Kevan Sheehan

Kevan Sheehan

British amateur paleontologist
Country: Great Britain

Content:
  1. Biography of Kevan Sheehan
  2. The Discovery of Pliosaurus kevani
  3. Exploration of the Jurassic Coast
  4. The Journey of Building the Skeleton
  5. The Characteristics of Pliosaurus kevani
  6. A Significant Discovery

Biography of Kevan Sheehan

The Discovery of Pliosaurus kevani

Kevan Sheehan, a retired 68-year-old owner of a small coastal cafe in Osmington near Weymouth, spent five years meticulously exploring the coastline in search of fragments of the skeleton of a prehistoric marine monster. This British amateur paleontologist became the discoverer of a new species of pliosaur, which was named Pliosaurus kevani in his honor. According to Sheehan, it was a "great day for all Kevans in the world." Today, the fossilized remains of the giant pliosaur are being studied by scientists. The discovery of this new species has been met with enthusiasm by experts, who consider it one of the most significant findings of its kind in the world, especially since the skull is relatively well-preserved. Pliosaurus kevani ruled the oceans 150 million years ago and is now believed to be one of the largest marine predators of the prehistoric period. Judging by the size of its jaws, it could have easily had a Tyrannosaurus rex for breakfast. The massive jaw of this ancient creature was filled with sharp teeth measuring 30 centimeters in length, leaving its prey with no chance of escape.

Exploration of the Jurassic Coast

Kevan Sheehan, the retired owner of a small coastal cafe in Osmington near Weymouth, spent five years meticulously exploring the coastline in search of fragments of the skeleton of this marine monster. It is worth noting that the skull of the pliosaur, measuring two and a half meters in length, was a truly unique find and was discovered on the so-called Jurassic Coast in Dorset, England. The Jurassic Coast, a 155-kilometer coastline, has been under the keen scrutiny of scientists from around the world for three centuries. In 2001, the Jurassic Coast was added to the UNESCO World Heritage List as a natural World Heritage Site.

The Journey of Building the Skeleton

When Sheehan first stumbled upon fragments of the skull, he thought they were petrified trees and took them home because of their beautiful texture. Sheehan went on a hunt for fragments of his pliosaur's skull daily for the past five years. Each time he discovered a new "piece" of this unusual puzzle, he would place it in his backpack and carry it to his home on the top of the coastal cliff. Piece by piece, he assembled approximately 95 percent of the complete pliosaur skull. The largest fragment weighed 76 kilograms, and Sheehan believes that, in addition to fame, his discovery also gave him problems with his knees and hip joint. Now, his efforts have received official recognition.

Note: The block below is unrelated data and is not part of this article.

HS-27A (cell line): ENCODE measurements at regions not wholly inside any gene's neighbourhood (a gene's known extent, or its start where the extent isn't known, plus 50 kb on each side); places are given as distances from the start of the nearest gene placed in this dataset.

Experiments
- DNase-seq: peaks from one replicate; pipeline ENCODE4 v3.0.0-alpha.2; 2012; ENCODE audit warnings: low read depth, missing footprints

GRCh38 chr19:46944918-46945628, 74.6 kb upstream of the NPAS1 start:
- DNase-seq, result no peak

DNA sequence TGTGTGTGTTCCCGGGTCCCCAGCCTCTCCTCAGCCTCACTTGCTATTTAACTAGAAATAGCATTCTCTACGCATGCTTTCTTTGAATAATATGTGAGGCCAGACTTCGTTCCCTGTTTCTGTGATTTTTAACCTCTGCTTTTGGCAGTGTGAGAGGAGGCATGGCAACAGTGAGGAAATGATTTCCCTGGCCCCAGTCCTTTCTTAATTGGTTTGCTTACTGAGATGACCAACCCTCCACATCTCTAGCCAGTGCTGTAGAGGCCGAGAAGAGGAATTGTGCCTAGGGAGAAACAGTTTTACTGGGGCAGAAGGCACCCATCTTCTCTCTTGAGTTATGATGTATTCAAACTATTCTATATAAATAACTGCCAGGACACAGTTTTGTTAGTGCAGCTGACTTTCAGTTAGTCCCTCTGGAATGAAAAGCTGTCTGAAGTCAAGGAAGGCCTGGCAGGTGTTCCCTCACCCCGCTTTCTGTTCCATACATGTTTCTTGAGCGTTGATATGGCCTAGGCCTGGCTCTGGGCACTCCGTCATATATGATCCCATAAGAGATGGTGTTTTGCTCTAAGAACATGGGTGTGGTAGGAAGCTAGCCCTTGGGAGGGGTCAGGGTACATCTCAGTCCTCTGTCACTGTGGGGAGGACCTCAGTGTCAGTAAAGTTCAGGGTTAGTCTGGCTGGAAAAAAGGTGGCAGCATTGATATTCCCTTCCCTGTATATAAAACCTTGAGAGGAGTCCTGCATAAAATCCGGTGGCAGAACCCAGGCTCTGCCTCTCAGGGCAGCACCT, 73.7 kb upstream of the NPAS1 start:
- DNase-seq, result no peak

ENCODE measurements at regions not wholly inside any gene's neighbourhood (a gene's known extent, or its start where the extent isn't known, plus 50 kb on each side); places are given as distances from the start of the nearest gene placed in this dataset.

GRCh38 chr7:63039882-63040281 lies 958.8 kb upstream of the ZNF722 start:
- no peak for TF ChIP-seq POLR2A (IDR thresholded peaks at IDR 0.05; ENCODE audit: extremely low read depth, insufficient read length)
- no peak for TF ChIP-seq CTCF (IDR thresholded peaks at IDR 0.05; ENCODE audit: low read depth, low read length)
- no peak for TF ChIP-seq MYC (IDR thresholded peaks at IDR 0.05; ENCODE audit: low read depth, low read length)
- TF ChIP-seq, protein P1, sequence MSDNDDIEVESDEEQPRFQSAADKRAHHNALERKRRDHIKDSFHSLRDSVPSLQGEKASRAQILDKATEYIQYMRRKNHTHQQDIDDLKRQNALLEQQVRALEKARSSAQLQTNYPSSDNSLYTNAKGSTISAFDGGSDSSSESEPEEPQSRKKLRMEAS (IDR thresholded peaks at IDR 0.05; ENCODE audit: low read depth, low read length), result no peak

The Characteristics of Pliosaurus kevani

Pliosaurus kevani, like all pliosauroids, had a streamlined body, a massive head, powerful jaws, a short neck, and weighed approximately 12 tons according to scientists' estimates. It measured around 18 meters in length. It could swallow a large great white shark whole and easily bite a car in half. Two sets of powerful flippers and an equally powerful tail allowed it to reach high speeds while chasing its prey. It is likely that this ancient monster fed on ichthyosaurs resembling modern dolphins and mollusks like squid.

A Significant Discovery

Scientists have previously discovered the remains of other pliosaurs, but the reconstructed skull of Pliosaurus kevani differs significantly from them, leading to the declaration of a new species. Pliosaurus kevani was larger and stronger than its counterparts and had more teeth. Its lower jaw was very long compared to other species, and its teeth grew upwards and outwards, whereas the teeth of other pliosaurs grew straight up. This discovery holds great importance for British paleontology. Since 1820, fragments of other pliosaurs have been found, but they are much more fragmented. The Dorset County Council acquired Sheehan's discovery for £10,000. The reconstructed skull of the "kevanosaur" is now on display at the Dorset County Museum in Dorchester. A proud and happy amateur paleontologist, Sheehan speculates that he may be able to find other parts of his pliosaur's body.

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